3 Keys to AAC in the IEP (Ep 129)May 04, 2022
AAC, also known as augmentative and alternative communication, is key part of so many IEPs!
You might remember our episode from a few months ago with Lucy from @thealternativewaytoprek all about AAC for early learners. (It's definitely one you need to check out if you missed it.) She also did a special training for our Inner Circle VIP members that was FILLED with awesome ideas, but there were a few things that kept coming up that you need to know.
I want to make sure you have these 3 keys to effective AAC strategies directly in the IEP. We can write down anything inside the IEP, but if we don't know what to ask for and how to follow through with those requests, then it's all just words on a page. So let's jump in...
Include Accountability Measures for AAC Prep/Revision
Make sure you have specific minutes inside the IEP that are dedicated to whatever is needed to support the child in using their AAC tools. These can be high tech or low tech depending on the child's needs, but we have to carve out minutes that are specifically meant for building social stories or do the preteaching. It's all about accountability to ensure that teachers have protected times to discuss the AAC needs of the child. Need prep time or consult time? Build that into the IEP!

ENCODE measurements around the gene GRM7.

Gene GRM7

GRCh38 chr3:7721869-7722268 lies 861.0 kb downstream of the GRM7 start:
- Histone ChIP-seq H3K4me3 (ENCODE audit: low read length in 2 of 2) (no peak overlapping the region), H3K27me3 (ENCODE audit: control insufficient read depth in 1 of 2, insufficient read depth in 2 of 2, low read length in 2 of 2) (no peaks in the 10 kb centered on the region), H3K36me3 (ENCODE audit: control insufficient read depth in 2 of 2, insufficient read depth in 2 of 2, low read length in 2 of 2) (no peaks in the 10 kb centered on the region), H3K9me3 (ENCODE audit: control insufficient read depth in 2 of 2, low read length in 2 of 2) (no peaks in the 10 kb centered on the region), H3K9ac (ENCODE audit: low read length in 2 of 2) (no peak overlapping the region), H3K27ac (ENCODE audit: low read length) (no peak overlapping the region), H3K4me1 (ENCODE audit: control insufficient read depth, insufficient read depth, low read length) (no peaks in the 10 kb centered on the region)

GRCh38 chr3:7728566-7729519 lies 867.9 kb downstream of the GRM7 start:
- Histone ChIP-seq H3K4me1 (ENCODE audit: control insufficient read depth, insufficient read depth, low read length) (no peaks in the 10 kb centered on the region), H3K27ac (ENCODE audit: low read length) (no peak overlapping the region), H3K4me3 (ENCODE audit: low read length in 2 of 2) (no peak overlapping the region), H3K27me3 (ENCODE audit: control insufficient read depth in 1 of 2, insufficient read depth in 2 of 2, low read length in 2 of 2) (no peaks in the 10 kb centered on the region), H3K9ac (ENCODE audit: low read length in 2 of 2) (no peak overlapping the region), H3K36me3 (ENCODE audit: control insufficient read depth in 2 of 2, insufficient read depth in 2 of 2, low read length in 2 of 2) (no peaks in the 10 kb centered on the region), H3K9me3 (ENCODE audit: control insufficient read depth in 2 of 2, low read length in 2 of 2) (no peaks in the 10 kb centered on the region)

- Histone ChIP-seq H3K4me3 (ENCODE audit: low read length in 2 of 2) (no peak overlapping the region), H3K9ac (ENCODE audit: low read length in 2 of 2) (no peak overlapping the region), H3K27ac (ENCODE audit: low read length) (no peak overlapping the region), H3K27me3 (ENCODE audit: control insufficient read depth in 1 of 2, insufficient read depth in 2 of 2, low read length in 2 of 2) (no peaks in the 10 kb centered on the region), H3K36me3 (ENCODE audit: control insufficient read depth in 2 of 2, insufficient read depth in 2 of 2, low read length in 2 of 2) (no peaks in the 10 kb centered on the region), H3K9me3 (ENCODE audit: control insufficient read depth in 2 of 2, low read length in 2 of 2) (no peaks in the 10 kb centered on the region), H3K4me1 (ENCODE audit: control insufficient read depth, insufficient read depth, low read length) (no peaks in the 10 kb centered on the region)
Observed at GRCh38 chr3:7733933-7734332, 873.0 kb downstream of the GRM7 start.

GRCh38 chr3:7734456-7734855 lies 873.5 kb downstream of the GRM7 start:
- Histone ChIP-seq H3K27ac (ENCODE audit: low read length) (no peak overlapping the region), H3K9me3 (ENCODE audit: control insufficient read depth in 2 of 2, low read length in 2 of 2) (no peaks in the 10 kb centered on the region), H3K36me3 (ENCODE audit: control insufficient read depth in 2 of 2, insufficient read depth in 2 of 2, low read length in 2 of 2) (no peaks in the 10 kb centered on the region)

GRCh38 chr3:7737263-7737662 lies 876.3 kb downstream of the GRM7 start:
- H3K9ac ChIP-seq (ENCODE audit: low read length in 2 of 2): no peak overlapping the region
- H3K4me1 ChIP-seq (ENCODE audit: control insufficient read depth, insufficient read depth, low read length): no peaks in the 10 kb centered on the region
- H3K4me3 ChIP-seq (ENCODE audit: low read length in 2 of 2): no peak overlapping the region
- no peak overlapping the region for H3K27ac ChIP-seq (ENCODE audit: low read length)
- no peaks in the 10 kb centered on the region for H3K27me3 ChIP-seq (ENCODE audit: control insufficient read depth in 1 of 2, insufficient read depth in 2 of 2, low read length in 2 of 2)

The Device Cannot be Taken Away
This may be a no-brainer to some of us, but sometimes we need to include directions in the IEP that the child's device cannot be taken away from them. Just like children who don't always raise their hands or forget how to whisper to their neighbors, students can use their AAC devices at inappropriate times in class that might be disruptive, but you can't take the device from them. They're exploring their voice, and just like their peers, they need reminders about when, where, and how we use our voices.
Accountability for Usage
The third key I want to remember is that you have specific accountability written into the IEP for how the child is using the device. How will you track data like: how often they use it, structured/unstructured activities, independent or supported use, and so much more! There has to be a system for tracking how and when the child is using their assistive technology.
Go think about: Is AAC something you need to give more attention to within the IEP, whether its for your child or your students?
I have that and 11 other questions you need to ask before your next IEP meeting at iepchecklist.com. Grab yours today!
Want to watch Lucy's expert session on AAC (plus all our other guest expert sessions)? Become an Inner Circle VIP today: www.masteriepcoach.com/innercircle
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